Have you ever thought about what life is? What does it mean to be alive?
I'm alive, and so are you. The birds chirping is alive, and so is the tree outside my home.
However, the snow falling from the clouds is not alive. The computer or mobile you are using right now and reading this article from is not alive, nor is the chair or table. The parts of that chair or table made of wood were once alive but are no longer.
What is something that defines life? How can you tell that one thing is alive and the other is not? Most people have an intuitive understanding and knowledge of what it means for something to be alive. However, it’s surprisingly hard and impossible to come up with a precise definition of life.
Because of that, many definitions of life are operational—they allow us to differentiate living things from nonliving ones. Still, they don’t define or pin down what life is. To make this differentiation, one must get to know a list of properties that are, as a group, unique characteristics of all living organisms.
Characteristics of life
The main characteristics of living things differentiate them from nonliving things and will be present in all living things.
All the living things on earth can move in some way. It may be evident in animals that can walk or even run. Or it can be less evident for plants that can not move freely but have specific parts that move in the sun's direction.
Thus, plants and animals can move any way without outside help. Although, some external factors might affect their rate of movement or growth (in plants).
The movement may consist of the flow of materials within the organism (diffusion), external movement of the organism, or some parts of the organism.
Do you know: Muscles are the driving force behind the movement - these are approximately 650 in number within the body. In comparison, there are just over 200 bones in the skeleton.
Living things are born with the ability to respond to changes or conditions around them. For example, green plants grow toward the sunshine, and certain microorganisms shrink into tiny balls or structures when something touches them. If we talk about human beings, they blink when light shines into their eyes.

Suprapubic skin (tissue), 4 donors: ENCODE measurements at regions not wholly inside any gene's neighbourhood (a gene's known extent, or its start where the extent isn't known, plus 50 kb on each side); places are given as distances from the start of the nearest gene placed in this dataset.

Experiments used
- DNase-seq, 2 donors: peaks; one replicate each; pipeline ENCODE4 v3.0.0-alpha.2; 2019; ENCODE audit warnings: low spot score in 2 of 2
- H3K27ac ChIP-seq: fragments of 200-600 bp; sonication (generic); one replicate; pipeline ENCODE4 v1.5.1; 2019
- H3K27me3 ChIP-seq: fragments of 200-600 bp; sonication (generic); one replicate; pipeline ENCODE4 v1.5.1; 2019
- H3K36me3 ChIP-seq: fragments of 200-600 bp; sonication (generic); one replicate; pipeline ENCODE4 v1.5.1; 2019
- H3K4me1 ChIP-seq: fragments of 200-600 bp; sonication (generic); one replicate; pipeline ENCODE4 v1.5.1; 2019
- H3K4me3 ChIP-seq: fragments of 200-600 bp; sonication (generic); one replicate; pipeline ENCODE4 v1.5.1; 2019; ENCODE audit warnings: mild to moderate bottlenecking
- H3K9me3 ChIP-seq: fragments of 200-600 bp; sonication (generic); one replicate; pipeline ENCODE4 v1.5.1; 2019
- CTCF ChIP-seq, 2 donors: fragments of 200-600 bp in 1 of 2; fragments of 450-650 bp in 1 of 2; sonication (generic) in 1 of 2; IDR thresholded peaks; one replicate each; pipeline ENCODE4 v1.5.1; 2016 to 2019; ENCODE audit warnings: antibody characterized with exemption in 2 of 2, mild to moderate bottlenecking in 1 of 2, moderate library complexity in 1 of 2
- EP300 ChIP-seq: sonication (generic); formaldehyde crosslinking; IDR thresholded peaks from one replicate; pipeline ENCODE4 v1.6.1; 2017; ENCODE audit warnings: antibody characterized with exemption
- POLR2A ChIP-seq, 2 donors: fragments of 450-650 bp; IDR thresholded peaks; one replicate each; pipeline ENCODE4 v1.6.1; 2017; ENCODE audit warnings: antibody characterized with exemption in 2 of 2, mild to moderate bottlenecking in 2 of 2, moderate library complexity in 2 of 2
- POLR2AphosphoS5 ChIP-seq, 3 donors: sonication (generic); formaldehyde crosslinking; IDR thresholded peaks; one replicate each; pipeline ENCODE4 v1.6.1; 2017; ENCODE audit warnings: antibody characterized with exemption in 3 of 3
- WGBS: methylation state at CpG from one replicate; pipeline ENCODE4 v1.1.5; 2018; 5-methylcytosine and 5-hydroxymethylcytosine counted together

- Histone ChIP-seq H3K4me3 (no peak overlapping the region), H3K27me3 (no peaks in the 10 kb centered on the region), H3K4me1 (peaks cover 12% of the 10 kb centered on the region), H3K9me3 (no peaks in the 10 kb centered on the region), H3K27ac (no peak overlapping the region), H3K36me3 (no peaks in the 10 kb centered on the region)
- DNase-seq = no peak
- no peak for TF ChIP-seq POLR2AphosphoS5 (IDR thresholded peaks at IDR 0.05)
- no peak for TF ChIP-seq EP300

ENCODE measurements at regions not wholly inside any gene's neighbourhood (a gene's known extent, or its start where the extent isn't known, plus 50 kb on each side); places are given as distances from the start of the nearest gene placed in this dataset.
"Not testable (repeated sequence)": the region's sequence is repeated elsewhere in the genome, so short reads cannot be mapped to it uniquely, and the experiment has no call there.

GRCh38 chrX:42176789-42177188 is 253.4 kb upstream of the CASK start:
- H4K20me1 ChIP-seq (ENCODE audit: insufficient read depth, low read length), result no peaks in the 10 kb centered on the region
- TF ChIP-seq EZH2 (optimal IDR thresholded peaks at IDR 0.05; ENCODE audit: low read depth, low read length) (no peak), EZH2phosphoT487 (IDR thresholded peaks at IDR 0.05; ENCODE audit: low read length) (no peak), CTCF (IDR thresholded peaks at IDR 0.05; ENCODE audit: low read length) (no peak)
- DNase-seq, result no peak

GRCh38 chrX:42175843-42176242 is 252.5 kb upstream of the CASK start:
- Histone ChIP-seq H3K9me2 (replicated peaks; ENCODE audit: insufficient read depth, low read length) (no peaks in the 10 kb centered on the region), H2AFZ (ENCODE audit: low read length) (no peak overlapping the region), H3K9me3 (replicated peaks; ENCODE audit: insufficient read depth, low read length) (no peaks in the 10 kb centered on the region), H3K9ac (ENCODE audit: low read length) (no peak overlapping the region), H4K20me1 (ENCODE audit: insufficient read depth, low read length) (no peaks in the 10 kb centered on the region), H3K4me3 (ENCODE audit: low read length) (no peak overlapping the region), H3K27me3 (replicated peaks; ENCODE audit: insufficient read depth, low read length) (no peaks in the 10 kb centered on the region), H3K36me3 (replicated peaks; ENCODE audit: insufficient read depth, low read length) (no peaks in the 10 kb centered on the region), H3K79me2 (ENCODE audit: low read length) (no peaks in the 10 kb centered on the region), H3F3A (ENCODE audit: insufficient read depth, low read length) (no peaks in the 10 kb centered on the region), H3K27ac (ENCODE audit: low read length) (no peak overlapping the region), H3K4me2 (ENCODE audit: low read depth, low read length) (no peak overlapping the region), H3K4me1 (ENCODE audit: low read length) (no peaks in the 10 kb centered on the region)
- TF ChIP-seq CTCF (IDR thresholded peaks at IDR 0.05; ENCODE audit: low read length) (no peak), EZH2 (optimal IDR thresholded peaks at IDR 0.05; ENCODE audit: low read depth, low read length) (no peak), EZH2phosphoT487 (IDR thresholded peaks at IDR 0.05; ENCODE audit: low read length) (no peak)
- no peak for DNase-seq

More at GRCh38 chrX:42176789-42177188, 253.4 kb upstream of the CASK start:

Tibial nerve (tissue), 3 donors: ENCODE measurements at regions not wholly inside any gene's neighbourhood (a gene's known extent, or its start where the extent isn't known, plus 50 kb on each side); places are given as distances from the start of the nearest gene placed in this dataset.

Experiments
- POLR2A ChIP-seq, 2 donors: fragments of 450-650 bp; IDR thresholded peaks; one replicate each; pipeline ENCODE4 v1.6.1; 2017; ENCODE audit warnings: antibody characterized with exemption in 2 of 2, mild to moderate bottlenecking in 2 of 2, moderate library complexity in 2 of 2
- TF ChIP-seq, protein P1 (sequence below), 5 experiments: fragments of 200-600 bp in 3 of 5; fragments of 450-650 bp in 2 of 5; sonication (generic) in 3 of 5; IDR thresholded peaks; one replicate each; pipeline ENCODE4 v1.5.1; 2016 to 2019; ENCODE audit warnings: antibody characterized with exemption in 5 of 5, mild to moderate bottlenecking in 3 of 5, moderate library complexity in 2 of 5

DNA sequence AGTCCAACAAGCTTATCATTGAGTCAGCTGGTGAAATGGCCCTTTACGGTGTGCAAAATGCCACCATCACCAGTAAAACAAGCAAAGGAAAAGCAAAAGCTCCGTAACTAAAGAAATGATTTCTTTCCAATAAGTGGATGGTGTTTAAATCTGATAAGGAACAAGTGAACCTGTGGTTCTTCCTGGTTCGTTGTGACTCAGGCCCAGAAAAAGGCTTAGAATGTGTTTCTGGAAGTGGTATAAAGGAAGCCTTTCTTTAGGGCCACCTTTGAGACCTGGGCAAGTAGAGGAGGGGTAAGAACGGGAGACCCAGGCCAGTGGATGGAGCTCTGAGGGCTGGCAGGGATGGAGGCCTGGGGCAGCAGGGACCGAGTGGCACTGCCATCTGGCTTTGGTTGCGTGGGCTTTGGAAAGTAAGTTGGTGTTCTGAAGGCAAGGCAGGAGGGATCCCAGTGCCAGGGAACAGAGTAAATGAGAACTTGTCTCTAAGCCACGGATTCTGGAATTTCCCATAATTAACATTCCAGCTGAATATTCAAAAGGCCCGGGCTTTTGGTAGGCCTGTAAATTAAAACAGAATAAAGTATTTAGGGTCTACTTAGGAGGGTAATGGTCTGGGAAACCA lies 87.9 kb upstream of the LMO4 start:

So, in short words, you can define sensitivity as the ability to detect changes in the surrounding environment.
Do you know that our skin is the body's largest sensory organ?
All living things can breathe naturally. Respiration or breathing means the exchange of gasses between the organism and the surrounding or external air.
Respiration is a cellular-level process or a chemical reaction that happens within the cells of an organism to release energy from food.
In aerobic respiration, oxygen is taken up, and carbon dioxide is given off. Every living organism must breathe in oxygen, which travels to the lungs and is transferred to the blood flow of the body’s arteries.
Do you know: When our brain senses a shortage of oxygen, it triggers us to take a long deep breath…or to YAWN.
All living things require energy to survive. This energy, which is necessary for survival, is derived from nutrients or food. Some nutrients that are taken may be used to provide energy. The organism then uses this energy to function.
The process mentioned above can be compared to when an engine burns oil or coal and gets the energy to move a train. However, an engine does not use coal or oil to make itself larger or mend parts, as living things do with food.
Do you know: One cup of cooked spinach has 5 grams of protein, and 1 cup of cooked broccoli has 4 grams of protein.
You May also read this: Complete overview of Food Chain
Living things grow by making new cells and parts and changing or replacing old ones. It happens when a seed grows into a whole new plant or a chick matures into a hen. Moreover, as human beings grow, they add new structures, such as teeth, and change the proportions of others.
A special kind of growth heals injuries. For example, shrubs and trees mend wounds by covering them with bark and adding new layers of wood. Crabs can grow new legs when old ones are lost. Human beings can heal cut skin and wounds and mend broken bones.
All living things can reproduce, make new offspring, and continue their generation. It is true even for the simplest microorganisms, which may reproduce by simply dividing into two parts e.g. archaea and eubacteria. Each new part can function independently; it can move, feed, grow, and perform other living functions. This type of reproduction is called asexual because it can be performed without a mating partner.
Another form of reproduction is called sexual reproduction, which requires a partner. This reproduction occurs in complex organisms, like plants, large animals, and humans.
All living organisms produce waste products throughout their lives. Much of the waste comes from the food they consume. The rest is produced by movement, growth, and other living functions.
If this waste remained in living things, it would soon cause illness and even death. Thus, living things must have a way to dispose off excess water and waste matter. The process that removes waste products from the body is called excretion.
Populations of living organisms can undergo evolution, meaning that the genetic makeup of a population may change over time. In some cases, evolution involves natural selection. A heritable trait, such as darker fur color or narrower beak shape, enables organisms to survive and reproduce better in a particular environment.
Over generations, a heritable trait that provides a fitness advantage may become more and more common in a population, making it better suited and adapted to its environment. This process is called adaptation.
Thus, we can say that all living things must have these characteristics. In the above article, we have provided a comprehensive idea of living things, which will give you a better understanding of them and help you differentiate them from nonliving things.